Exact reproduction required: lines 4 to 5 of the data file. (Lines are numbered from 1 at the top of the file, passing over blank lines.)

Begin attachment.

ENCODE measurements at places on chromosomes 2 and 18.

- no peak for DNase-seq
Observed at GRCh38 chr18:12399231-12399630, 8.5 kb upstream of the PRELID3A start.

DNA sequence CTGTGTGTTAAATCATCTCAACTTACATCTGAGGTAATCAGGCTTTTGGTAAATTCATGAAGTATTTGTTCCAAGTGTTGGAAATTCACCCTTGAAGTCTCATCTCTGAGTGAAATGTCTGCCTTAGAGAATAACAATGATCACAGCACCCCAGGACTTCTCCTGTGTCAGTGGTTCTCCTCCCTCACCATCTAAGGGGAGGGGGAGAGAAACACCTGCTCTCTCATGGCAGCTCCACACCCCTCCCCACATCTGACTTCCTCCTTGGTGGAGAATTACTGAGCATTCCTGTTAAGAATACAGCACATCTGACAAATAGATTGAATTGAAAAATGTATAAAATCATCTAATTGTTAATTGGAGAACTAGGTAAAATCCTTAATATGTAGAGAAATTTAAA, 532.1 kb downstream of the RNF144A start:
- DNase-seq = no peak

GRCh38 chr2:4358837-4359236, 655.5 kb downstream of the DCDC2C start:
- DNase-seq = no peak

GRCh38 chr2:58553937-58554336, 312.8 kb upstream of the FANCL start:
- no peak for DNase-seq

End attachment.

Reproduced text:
DNA sequence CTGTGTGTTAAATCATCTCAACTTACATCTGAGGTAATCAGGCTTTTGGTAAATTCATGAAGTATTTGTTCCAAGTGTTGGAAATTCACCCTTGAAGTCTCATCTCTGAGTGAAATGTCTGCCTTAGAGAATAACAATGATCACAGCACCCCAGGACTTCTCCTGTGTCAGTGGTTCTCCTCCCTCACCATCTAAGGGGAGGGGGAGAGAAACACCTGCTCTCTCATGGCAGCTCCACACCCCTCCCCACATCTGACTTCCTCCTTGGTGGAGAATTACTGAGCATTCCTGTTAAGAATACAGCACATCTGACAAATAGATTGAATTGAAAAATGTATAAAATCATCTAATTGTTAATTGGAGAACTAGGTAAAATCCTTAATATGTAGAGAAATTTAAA, 532.1 kb downstream of the RNF144A start:
- DNase-seq = no peak